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Plenary 2 - Climate Change Consequences (morning session),
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22/10/2009 17:00

Climate change proposals due to be presented at the Copenhagen summit, from the world's major carbon emitters, will not prevent substantial temperature and sea level rises, delegates were warned today.

During the morning session of the second plenary, Robert Corell, Chair of the Climate Action Initiative, told participants that the reductions offered by 25 nations ahead of the Danish climate conference will still lead to an average global temperature rise of 3.5 degrees and a sea level increase of 0.7 metres by 2100.
The 2007 Nobel Peace Prize winner explained that these projections are "optimistic" and that the Earth is heading towards a future "very different from anything experienced in human history".
To improve the prospects of world leaders preventing this catastrophe, Mr Corell called for greater input from the scientific community into international climate change negotiations.
This viewpoint was reiterated by George Schmidt, senior scientist of the NASA Goddard Institute for Space Studies, who predicted that the planet will warm "significantly", even with mitigation more aggressive than governments have presently agreed to.
He informed delegates that environmental policy decisions should be made by world leaders on an issue-by-issue basis - with particular emphasis placed on the reduced use of coal and biomass for domestic burning in Asia.
"We will not be able to stop climate change in our lifetimes," he said. "All we can do is decide whether it will be more or less serious".
Speaking on behalf of the Australian Prime Minister Kevin Rudd, Graeme Kelleher, chairman of the Great Barrier Relief Marine Park Authority for 16 years, also chose to emphasis the need for cooperation on climate change issues.
The veteran of a number of Religion Science and Environment symposia explained that climate alterations will "accelerate" without "dramatic interventions" by politicians.
Peter Bridgewater, Chairman of the Joint Nature Conservation Committee, presented a less catastrophic view, and remarked that an unsuccessful Copenhagen Climate Conference in 45 days time would not bring about the end of the world.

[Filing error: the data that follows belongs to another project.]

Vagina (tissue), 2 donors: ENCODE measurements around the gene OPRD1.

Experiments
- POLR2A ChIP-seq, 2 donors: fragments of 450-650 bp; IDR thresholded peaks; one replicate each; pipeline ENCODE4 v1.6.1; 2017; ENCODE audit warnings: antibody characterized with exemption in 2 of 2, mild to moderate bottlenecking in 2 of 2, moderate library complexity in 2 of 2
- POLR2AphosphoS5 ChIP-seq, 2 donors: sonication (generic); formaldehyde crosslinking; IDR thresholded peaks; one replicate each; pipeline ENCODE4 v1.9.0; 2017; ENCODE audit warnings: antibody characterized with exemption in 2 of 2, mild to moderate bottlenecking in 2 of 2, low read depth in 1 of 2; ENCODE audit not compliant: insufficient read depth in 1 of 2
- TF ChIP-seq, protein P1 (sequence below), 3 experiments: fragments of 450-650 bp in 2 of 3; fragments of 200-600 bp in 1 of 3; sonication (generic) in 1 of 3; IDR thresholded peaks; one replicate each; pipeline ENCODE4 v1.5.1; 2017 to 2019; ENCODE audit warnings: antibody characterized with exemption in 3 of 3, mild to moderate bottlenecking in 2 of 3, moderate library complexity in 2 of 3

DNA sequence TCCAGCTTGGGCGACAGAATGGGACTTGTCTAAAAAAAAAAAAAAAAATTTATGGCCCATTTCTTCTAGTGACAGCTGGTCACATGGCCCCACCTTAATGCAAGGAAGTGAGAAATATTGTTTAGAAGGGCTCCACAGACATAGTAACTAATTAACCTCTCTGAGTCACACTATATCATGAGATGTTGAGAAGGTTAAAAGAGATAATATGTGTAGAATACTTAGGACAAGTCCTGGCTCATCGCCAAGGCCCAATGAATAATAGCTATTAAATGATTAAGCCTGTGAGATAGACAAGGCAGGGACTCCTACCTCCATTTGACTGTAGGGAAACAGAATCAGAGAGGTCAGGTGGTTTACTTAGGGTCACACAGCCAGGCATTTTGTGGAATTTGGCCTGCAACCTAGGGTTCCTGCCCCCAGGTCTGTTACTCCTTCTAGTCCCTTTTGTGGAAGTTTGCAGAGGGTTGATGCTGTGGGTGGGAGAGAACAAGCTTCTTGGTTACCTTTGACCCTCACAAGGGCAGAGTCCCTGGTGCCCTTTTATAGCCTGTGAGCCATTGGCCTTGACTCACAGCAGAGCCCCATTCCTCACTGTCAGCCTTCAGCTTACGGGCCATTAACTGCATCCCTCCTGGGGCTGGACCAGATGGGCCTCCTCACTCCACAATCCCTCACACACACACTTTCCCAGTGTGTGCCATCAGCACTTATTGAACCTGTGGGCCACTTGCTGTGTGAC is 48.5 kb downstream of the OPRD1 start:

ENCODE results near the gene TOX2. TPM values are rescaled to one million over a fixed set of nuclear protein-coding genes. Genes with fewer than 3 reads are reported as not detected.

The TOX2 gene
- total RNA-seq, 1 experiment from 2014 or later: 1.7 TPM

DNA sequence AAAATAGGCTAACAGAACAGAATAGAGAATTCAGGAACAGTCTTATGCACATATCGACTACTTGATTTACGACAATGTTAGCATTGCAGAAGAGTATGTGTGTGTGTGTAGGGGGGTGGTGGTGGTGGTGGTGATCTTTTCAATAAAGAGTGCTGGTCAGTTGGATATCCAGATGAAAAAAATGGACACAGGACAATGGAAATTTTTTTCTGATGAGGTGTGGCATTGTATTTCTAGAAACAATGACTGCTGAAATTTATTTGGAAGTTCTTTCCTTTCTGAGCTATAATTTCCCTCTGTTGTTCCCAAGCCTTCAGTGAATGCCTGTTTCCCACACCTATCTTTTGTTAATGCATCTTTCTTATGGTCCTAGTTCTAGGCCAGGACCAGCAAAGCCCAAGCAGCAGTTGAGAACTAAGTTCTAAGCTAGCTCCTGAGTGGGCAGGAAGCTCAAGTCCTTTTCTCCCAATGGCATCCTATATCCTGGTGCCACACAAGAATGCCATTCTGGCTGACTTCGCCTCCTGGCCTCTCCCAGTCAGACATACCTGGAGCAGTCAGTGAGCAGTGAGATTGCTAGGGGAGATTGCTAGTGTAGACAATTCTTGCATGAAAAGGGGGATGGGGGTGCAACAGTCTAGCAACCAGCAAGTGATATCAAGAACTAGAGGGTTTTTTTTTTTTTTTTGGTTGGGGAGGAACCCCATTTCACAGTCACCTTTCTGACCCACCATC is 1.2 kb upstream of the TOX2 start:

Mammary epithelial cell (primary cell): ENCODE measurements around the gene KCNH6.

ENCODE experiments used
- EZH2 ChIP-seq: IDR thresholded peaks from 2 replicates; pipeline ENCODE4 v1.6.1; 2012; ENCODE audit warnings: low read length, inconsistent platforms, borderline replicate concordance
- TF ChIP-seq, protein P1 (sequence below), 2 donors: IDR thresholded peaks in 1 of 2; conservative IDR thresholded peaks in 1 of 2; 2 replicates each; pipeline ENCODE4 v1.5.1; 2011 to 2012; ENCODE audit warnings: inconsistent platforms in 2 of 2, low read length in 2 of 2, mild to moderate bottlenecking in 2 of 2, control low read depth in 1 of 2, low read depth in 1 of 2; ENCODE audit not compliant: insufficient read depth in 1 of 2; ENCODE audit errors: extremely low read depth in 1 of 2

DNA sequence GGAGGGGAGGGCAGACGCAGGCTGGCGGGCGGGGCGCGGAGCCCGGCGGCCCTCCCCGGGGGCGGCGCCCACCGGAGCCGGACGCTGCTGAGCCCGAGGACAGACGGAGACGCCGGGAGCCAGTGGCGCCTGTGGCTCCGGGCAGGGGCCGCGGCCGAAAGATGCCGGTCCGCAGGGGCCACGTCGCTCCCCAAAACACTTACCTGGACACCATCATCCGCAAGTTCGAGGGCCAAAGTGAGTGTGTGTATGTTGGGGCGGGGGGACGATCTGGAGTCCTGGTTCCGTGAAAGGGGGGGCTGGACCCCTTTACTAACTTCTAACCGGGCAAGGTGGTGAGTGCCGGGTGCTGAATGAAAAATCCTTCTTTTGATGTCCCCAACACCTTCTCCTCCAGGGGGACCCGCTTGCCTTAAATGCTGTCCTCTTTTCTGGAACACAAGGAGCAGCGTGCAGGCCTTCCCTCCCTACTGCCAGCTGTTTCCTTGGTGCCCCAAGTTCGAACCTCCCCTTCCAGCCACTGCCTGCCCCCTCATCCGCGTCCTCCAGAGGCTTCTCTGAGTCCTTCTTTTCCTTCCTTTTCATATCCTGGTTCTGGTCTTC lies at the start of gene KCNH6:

Under the gaze of the 'healing patriarch' HAH Ecumenical Bartholomew, the former Secretary General of the Ramsar Convention on the international importance of wetlands said that humanity could support its ecosystems with the "right governance, solutions and will".
However, he too expressed fears that the resilience of the "global garden's" ecosystem will be exceeded by climate change drivers thanks to the ineptitude of its gardeners.
The plenary, chaired by the Lord Bishop of London, also explored the issue of water resources thanks to a speech by Minik Rosing, Professor of Geology at the University of Copenhagen.
Mr Rosing told participants that climate change is causing the redistribution of water into different areas of the world, which he explained is "without consequence" from a planetary perspective, but will bring problems to our species as we become unable to adapt.
The Greenland-born geologist also admonished humanity's "stupid" methods of obtaining energy through oil and coal instead of the sun, suggesting that existing technologies can easily meet the 25 megawatts per m2 required to sustain our societies.
Held in the aptly-named Riverside Conference Centre in the New Orleans Hilton, the plenary was given a local perspective by Brigadier General Michael Walsh of the US Army Corps Engineers and Robert Harriss, President and Chief Executive of the Houston Advanced Research Centre.
Brigadier General Walsh spoke of the need to find a balance in the water management of the Mississippi Valley among the competing demands of scientists and politicians, while Dr Harriss suggested that enhanced capabilities are required to reduce the threat posed by natural disasters to the Gulf Coast.
"We are going to have to raise the level of discussion about adaptation", he said. "Now is the time to bring this to the fore."